Don’t be a hoarder, Shred It!; Event scheduled for Saturday

records retention
 
 
By Robb Hicken/BBB’s chief storyteller

Each April, Better Business Bureau works with a variety of community-minded businesses Cintas and Western Records Destruction to offer free shredding to anyone looking to safely and securely dispose of paper. It’s an ‘on-the-house’ incentive to spring clean the filing cabinets, drawers and closets of papers containing information for your eyes only.

Here’s a checklist to help you get ready for Saturday’s Secure Your ID event, from 10 a.m. to noon, at the Idaho Transportation Department, 3311 W. State St., Boise.

1) Decide what to keep and what not to keep. Based on guidance from the Internal Revenue Service – here are four groups of documents:

  • Old stuff to keep forever. The bottom line is that some items simply need to be held on to indefinitely—like previous tax returns, retirement account contributions, deeds and mortgage paperwork.
  • Old stuff to keep for seven years. The IRS recommends keeping documents anywhere from one to seven years, but to simplify the process I just decided to make it easy: If something is on the retention schedule at all and less than seven years old, it will go in the “keep” pile.
  • Current stuff to keep. For the current year’s taxes, I need to hold on to everything from the most recent calendar year. However, it won’t do me any good to mix it all in with the seven-year pile so it gets its own group.
  • Stuff to destroy. Everything else. That happy hour receipt is a great reminder of an afternoon well spent, but poses no real reason to be saved.

2) Sort everything. Gather all the papers, make a big pile and after the four categories, it’s easy to stick to what’s important.

3) Organize the documents that need to be kept. This is by far the most complicated part of the process. Start a filing system. Organizing documents by type is a great way to maximize efficiency – let’s say an insurance document – not sure which year it was filed, so create an insurance folder and it’s there, somewhere. Each folder is organized chronologically, with the most recent documents in front and the seven-year-old documents in the back. Create six different folders:

  • Credit Card/Purchasing Documents
  • Bank Documents
  • Investment Documents
  • Insurance Documents
  • Tax Documents
  • Home/Residence & Personal Documents

4) Shred. BBB free document shredding events will have Cintas and Western Records Managment – one right after taxes are due in April and the other during National Cyber Security Awareness Month in October.

5) Be proactive in protecting identities. You’re responsible for keeping your identity secure. This simple guideline for securing your identity is just the start.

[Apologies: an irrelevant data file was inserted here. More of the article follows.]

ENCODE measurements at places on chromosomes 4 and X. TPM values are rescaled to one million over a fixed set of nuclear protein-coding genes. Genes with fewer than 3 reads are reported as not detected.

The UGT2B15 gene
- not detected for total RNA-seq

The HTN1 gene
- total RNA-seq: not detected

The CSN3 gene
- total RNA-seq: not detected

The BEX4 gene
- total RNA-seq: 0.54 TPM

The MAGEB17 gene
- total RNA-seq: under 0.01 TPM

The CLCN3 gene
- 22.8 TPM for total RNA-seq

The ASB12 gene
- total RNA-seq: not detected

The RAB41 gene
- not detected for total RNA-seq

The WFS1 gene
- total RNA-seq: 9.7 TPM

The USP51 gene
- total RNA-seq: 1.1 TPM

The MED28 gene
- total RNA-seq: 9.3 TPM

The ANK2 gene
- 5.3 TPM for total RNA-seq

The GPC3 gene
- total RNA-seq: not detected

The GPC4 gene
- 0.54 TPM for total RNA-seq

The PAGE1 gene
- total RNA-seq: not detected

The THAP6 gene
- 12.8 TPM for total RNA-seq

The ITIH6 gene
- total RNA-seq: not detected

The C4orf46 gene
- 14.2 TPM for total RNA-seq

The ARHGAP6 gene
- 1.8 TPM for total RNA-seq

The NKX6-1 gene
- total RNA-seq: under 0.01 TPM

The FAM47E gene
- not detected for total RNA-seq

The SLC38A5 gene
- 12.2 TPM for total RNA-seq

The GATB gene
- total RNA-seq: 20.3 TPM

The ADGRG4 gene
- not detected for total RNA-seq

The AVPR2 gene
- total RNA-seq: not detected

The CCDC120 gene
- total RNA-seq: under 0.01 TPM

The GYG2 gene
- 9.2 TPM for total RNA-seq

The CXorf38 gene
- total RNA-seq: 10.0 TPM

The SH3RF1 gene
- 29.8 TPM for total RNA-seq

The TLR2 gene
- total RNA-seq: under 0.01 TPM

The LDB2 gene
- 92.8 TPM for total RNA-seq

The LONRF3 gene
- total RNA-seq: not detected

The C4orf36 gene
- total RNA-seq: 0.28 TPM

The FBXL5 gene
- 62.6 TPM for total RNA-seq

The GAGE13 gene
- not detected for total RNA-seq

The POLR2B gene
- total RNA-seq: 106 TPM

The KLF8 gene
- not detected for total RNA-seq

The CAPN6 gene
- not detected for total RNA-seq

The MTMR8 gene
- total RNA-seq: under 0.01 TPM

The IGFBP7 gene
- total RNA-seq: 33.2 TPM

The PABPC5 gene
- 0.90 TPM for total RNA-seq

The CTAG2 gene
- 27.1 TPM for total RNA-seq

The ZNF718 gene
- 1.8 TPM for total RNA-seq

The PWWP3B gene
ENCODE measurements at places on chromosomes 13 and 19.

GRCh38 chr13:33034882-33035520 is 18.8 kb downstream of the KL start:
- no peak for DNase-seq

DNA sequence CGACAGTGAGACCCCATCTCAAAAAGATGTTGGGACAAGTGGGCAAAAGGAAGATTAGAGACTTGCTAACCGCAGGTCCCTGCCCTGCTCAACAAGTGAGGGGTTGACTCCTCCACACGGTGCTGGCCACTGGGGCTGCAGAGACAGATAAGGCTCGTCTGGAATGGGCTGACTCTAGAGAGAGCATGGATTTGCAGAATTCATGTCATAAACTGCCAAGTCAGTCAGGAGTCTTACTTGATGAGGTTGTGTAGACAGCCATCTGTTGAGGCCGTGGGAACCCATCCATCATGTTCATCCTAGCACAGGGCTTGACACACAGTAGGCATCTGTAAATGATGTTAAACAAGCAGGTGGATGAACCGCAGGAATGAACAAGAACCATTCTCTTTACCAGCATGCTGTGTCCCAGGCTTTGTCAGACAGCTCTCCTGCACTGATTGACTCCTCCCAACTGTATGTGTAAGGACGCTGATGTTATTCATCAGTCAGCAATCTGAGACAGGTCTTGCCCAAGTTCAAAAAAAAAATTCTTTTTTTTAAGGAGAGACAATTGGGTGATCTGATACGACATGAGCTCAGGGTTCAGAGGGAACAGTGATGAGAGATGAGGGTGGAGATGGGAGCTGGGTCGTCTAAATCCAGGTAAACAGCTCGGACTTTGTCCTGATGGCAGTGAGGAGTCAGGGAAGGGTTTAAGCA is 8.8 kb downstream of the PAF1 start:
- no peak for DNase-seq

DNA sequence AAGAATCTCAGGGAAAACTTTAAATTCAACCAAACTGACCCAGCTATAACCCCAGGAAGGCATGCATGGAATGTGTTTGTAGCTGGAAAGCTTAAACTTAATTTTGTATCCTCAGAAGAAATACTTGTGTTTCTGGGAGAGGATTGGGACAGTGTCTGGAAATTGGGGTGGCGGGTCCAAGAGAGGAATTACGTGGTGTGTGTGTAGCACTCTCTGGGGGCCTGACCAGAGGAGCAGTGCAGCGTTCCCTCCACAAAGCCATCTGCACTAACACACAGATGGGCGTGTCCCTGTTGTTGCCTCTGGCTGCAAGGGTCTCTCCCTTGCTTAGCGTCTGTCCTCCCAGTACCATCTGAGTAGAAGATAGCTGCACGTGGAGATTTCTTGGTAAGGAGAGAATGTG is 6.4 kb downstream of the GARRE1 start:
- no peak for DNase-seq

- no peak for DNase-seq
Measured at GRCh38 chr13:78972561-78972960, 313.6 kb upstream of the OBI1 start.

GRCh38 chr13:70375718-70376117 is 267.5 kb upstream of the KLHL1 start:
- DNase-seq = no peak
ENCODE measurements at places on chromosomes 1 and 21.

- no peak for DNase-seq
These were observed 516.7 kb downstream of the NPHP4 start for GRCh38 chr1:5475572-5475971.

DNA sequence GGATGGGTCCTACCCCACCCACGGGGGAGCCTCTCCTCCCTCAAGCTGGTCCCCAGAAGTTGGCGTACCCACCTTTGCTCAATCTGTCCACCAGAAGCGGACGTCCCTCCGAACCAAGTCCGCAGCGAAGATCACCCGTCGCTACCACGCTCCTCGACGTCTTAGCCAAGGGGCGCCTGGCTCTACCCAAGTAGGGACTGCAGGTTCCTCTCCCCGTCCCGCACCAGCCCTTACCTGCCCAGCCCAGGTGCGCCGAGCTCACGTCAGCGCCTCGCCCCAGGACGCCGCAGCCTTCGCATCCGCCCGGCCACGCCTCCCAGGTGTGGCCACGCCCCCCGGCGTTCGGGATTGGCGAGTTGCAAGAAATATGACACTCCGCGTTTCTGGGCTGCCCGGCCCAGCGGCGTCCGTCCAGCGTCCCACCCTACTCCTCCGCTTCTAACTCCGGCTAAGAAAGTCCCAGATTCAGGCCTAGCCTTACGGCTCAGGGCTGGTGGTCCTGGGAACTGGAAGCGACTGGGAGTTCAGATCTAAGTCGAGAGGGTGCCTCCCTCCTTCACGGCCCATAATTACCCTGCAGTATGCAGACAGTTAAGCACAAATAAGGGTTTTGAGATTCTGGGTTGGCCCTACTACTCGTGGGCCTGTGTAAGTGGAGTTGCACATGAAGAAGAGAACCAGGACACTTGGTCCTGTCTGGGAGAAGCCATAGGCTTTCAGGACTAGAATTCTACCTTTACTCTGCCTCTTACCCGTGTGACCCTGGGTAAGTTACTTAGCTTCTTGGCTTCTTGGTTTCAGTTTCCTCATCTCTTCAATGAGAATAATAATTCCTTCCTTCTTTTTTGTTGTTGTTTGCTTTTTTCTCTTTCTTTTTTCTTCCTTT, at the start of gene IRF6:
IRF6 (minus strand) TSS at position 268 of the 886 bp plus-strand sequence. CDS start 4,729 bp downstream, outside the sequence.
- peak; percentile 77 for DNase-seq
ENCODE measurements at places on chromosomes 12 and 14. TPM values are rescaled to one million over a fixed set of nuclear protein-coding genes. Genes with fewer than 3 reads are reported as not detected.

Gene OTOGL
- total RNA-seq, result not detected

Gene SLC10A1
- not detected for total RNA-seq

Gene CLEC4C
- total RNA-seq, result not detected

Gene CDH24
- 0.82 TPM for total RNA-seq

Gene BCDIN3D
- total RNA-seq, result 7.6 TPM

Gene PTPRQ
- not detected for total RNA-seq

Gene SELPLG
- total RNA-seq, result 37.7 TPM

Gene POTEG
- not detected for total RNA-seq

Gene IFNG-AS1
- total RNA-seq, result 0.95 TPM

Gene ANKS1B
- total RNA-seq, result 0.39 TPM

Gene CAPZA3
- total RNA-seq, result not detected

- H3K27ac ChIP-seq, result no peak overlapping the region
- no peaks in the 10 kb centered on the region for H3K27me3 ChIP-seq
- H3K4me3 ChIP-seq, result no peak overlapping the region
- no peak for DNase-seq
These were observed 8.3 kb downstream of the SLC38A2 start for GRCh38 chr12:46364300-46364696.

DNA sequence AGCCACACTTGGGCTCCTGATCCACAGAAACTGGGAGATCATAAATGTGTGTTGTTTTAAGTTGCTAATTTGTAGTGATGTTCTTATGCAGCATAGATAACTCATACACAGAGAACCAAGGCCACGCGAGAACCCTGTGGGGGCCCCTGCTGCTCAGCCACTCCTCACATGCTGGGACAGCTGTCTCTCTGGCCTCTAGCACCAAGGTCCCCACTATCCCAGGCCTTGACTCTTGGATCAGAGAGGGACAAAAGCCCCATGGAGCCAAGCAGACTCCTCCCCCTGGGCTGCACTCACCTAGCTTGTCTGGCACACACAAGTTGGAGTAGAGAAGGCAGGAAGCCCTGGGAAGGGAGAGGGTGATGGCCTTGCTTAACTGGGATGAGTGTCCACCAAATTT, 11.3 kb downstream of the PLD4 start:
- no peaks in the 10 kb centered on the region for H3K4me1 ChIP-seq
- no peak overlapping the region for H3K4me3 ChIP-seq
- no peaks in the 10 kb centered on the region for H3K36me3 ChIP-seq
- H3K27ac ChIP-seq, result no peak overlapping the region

A personal shredder can keep up with secure document destruction all year-long. You can also find more information on how to protect yourself at BBB.org or BBBhelp.com. BBB periodically sends out an email alerts to members with scams that are targeting the area with phishing scams.

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1 Comment

Filed under Outreach

One response to “Don’t be a hoarder, Shred It!; Event scheduled for Saturday

  1. Mark Burrows

    Myself, I got rid of my shredder. For some crazy reason, the recycle pick up people do not wish for me to put shredded material into their bins. I already pay municipal taxes for these bins and the pick up. So, they ordered me to take shredded material to a specific disposal site, which is not close by, therefore the cost of means of transportation, fuel, etc. is beyond what I pay for, then when I get there with the shredded material, they slap me with an environment fee.
    So, I take a pair of scissors, cut away any small bits of data that are identification pertinent, and I have no problem putting flat paper in the recycle bin. With the bits and pieces, I have been doing small paper mache sculptures as a release mechanism from all of the other work I involve myself with.
    Any who follow me here, should know that as much as I am out to fight for the consumer against abuse from the criminal element, I also do not care to be bullied about by the institutes of governing bodies who take issues to the extreme and create a little cream at the top for themselves. Thus my strong dislike for the word fee. There does not seem to be any law or regulation or control system in place to keep these fees in fair perspective. The banking system is of course the worst culprit as they tell you one thing that makes you believe you might escape the fees that one rampant in other banks but it is not so. They cleverly just sign you up with no fees, those annoying fees come later as they introduce other no cost services, but these no cost to sign up come with hidden fees.